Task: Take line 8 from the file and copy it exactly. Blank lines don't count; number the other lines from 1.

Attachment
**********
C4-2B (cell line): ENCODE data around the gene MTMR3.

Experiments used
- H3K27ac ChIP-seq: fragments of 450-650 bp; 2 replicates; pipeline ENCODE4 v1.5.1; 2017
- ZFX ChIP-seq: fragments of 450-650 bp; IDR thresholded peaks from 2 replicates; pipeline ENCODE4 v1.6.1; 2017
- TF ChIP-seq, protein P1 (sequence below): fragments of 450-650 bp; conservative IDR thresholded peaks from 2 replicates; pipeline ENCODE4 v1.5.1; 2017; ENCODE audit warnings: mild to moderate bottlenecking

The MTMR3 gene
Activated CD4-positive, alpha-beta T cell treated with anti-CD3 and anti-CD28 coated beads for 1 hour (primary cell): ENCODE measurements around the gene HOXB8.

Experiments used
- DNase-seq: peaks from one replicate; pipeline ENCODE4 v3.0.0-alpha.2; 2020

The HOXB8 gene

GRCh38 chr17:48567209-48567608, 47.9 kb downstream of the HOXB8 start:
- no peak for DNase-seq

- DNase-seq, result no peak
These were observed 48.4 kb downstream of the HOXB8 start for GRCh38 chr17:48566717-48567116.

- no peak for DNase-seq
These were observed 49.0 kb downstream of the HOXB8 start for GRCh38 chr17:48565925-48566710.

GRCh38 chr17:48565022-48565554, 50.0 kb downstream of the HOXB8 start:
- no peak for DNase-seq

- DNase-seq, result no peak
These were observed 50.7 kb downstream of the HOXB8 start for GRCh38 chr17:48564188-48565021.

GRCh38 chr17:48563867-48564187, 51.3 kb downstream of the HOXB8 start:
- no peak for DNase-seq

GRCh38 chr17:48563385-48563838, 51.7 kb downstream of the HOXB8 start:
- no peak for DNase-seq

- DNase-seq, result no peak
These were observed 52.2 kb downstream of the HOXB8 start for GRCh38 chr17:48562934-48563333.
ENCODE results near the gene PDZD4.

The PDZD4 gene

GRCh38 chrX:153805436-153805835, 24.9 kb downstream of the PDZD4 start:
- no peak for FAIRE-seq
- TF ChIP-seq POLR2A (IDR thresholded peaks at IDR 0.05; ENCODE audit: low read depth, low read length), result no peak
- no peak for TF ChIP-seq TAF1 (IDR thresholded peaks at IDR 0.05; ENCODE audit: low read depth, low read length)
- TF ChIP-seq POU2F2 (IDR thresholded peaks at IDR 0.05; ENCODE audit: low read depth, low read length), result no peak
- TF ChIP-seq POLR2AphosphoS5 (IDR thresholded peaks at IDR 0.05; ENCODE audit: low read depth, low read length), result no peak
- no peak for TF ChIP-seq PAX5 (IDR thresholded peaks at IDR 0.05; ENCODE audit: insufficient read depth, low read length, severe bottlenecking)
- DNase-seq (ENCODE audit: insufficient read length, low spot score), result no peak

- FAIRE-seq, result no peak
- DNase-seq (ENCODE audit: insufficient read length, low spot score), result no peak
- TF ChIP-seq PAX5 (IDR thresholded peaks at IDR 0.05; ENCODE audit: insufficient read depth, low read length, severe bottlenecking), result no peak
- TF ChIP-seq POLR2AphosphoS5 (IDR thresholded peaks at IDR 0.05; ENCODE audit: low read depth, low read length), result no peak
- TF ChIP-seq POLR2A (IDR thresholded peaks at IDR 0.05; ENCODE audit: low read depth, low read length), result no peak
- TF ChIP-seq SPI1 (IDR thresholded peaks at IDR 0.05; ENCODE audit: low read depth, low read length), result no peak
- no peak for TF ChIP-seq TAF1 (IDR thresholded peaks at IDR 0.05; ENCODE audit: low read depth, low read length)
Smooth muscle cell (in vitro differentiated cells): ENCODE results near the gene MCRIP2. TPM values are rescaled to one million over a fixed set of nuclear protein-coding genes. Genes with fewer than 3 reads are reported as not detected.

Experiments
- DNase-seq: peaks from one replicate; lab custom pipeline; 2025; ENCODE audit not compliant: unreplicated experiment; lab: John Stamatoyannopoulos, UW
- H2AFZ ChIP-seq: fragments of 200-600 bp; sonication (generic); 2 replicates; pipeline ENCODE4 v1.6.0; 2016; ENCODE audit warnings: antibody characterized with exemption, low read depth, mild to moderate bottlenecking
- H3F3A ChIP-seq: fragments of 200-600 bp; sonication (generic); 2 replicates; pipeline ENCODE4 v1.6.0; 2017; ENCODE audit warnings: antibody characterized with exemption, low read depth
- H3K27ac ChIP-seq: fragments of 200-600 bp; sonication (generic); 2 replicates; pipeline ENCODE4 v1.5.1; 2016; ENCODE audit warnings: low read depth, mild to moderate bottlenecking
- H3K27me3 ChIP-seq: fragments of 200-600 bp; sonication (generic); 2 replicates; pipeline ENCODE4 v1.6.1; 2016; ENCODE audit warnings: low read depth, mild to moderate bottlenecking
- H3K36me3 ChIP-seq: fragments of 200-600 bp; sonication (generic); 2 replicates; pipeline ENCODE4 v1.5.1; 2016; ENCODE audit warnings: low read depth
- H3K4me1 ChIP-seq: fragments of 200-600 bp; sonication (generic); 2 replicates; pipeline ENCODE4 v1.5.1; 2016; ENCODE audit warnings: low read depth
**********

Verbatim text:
Experiments used